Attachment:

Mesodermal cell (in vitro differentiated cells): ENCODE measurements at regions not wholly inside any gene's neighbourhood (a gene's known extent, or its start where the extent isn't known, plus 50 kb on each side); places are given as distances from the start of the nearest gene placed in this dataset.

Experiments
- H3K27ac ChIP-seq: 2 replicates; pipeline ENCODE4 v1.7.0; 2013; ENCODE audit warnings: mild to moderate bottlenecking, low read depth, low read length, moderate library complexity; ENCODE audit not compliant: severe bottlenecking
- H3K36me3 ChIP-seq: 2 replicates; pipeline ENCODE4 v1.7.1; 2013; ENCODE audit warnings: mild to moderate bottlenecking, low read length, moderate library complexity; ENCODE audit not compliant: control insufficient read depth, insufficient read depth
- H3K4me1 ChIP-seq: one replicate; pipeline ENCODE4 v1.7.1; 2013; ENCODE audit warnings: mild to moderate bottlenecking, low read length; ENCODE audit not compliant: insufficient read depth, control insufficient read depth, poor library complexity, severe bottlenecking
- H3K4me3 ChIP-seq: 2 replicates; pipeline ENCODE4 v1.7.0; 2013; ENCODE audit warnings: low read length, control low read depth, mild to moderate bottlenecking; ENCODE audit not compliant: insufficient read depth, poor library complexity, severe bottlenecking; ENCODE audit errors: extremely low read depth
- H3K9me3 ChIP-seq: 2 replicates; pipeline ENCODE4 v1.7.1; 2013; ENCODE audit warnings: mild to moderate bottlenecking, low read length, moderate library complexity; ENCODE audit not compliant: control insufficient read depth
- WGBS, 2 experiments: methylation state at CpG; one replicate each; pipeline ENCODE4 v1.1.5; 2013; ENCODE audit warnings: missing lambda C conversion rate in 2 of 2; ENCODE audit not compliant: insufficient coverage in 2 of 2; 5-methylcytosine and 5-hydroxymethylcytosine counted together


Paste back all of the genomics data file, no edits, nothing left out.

Mesodermal cell (in vitro differentiated cells): ENCODE measurements at regions not wholly inside any gene's neighbourhood (a gene's known extent, or its start where the extent isn't known, plus 50 kb on each side); places are given as distances from the start of the nearest gene placed in this dataset.

Experiments
- H3K27ac ChIP-seq: 2 replicates; pipeline ENCODE4 v1.7.0; 2013; ENCODE audit warnings: mild to moderate bottlenecking, low read depth, low read length, moderate library complexity; ENCODE audit not compliant: severe bottlenecking
- H3K36me3 ChIP-seq: 2 replicates; pipeline ENCODE4 v1.7.1; 2013; ENCODE audit warnings: mild to moderate bottlenecking, low read length, moderate library complexity; ENCODE audit not compliant: control insufficient read depth, insufficient read depth
- H3K4me1 ChIP-seq: one replicate; pipeline ENCODE4 v1.7.1; 2013; ENCODE audit warnings: mild to moderate bottlenecking, low read length; ENCODE audit not compliant: insufficient read depth, control insufficient read depth, poor library complexity, severe bottlenecking
- H3K4me3 ChIP-seq: 2 replicates; pipeline ENCODE4 v1.7.0; 2013; ENCODE audit warnings: low read length, control low read depth, mild to moderate bottlenecking; ENCODE audit not compliant: insufficient read depth, poor library complexity, severe bottlenecking; ENCODE audit errors: extremely low read depth
- H3K9me3 ChIP-seq: 2 replicates; pipeline ENCODE4 v1.7.1; 2013; ENCODE audit warnings: mild to moderate bottlenecking, low read length, moderate library complexity; ENCODE audit not compliant: control insufficient read depth
- WGBS, 2 experiments: methylation state at CpG; one replicate each; pipeline ENCODE4 v1.1.5; 2013; ENCODE audit warnings: missing lambda C conversion rate in 2 of 2; ENCODE audit not compliant: insufficient coverage in 2 of 2; 5-methylcytosine and 5-hydroxymethylcytosine counted together